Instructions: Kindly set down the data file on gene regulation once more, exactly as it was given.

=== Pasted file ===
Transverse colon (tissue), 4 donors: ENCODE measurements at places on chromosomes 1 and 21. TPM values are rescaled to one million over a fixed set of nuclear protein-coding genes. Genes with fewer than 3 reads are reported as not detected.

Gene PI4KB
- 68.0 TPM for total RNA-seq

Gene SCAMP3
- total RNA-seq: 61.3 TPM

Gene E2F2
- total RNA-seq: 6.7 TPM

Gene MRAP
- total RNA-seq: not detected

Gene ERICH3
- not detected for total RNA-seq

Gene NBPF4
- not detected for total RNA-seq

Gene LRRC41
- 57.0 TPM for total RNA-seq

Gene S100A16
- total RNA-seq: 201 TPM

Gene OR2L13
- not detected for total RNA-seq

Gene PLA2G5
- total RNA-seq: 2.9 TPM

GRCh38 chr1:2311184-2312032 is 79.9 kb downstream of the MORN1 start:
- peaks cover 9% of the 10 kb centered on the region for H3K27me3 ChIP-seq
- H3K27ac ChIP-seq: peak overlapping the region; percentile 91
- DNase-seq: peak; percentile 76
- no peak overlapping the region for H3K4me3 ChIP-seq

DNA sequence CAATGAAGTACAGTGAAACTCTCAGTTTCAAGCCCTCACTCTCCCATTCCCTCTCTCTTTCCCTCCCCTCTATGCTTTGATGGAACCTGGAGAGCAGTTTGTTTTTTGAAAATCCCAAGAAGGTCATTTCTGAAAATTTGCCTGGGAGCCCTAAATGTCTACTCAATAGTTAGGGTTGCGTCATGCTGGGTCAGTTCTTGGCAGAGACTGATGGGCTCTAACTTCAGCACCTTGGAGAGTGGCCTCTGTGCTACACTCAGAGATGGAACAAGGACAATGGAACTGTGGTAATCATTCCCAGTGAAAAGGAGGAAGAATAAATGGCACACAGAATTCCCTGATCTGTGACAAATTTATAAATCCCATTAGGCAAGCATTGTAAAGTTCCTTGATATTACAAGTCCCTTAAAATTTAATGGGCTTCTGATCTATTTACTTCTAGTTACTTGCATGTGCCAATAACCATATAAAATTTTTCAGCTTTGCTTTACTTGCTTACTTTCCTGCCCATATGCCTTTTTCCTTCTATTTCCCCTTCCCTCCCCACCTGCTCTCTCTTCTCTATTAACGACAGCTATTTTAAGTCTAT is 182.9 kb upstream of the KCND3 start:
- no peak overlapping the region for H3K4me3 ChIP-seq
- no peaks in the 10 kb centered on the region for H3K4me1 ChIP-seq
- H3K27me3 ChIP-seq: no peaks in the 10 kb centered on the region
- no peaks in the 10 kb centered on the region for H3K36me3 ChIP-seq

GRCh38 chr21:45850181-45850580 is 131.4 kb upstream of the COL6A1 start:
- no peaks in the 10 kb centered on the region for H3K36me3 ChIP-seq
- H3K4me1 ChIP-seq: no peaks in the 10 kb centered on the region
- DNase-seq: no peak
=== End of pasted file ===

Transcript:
Transverse colon (tissue), 4 donors: ENCODE measurements at places on chromosomes 1 and 21. TPM values are rescaled to one million over a fixed set of nuclear protein-coding genes. Genes with fewer than 3 reads are reported as not detected.

Gene PI4KB
- 68.0 TPM for total RNA-seq

Gene SCAMP3
- total RNA-seq: 61.3 TPM

Gene E2F2
- total RNA-seq: 6.7 TPM

Gene MRAP
- total RNA-seq: not detected

Gene ERICH3
- not detected for total RNA-seq

Gene NBPF4
- not detected for total RNA-seq

Gene LRRC41
- 57.0 TPM for total RNA-seq

Gene S100A16
- total RNA-seq: 201 TPM

Gene OR2L13
- not detected for total RNA-seq

Gene PLA2G5
- total RNA-seq: 2.9 TPM

GRCh38 chr1:2311184-2312032 is 79.9 kb downstream of the MORN1 start:
- peaks cover 9% of the 10 kb centered on the region for H3K27me3 ChIP-seq
- H3K27ac ChIP-seq: peak overlapping the region; percentile 91
- DNase-seq: peak; percentile 76
- no peak overlapping the region for H3K4me3 ChIP-seq

DNA sequence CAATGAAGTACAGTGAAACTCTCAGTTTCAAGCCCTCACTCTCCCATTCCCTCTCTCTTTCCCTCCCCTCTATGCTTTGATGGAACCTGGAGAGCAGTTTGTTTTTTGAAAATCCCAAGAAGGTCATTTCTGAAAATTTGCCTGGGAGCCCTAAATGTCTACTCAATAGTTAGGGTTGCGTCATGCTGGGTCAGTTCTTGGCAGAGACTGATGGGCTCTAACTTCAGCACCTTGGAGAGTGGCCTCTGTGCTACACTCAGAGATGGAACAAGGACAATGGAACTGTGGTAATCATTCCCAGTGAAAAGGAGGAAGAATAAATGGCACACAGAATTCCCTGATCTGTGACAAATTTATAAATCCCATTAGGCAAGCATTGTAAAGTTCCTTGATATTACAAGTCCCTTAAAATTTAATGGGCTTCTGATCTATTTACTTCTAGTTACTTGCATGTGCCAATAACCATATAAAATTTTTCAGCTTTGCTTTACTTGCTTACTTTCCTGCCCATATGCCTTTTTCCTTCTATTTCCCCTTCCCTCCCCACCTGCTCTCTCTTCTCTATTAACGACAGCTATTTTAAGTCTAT is 182.9 kb upstream of the KCND3 start:
- no peak overlapping the region for H3K4me3 ChIP-seq
- no peaks in the 10 kb centered on the region for H3K4me1 ChIP-seq
- H3K27me3 ChIP-seq: no peaks in the 10 kb centered on the region
- no peaks in the 10 kb centered on the region for H3K36me3 ChIP-seq

GRCh38 chr21:45850181-45850580 is 131.4 kb upstream of the COL6A1 start:
- no peaks in the 10 kb centered on the region for H3K36me3 ChIP-seq
- H3K4me1 ChIP-seq: no peaks in the 10 kb centered on the region
- DNase-seq: no peak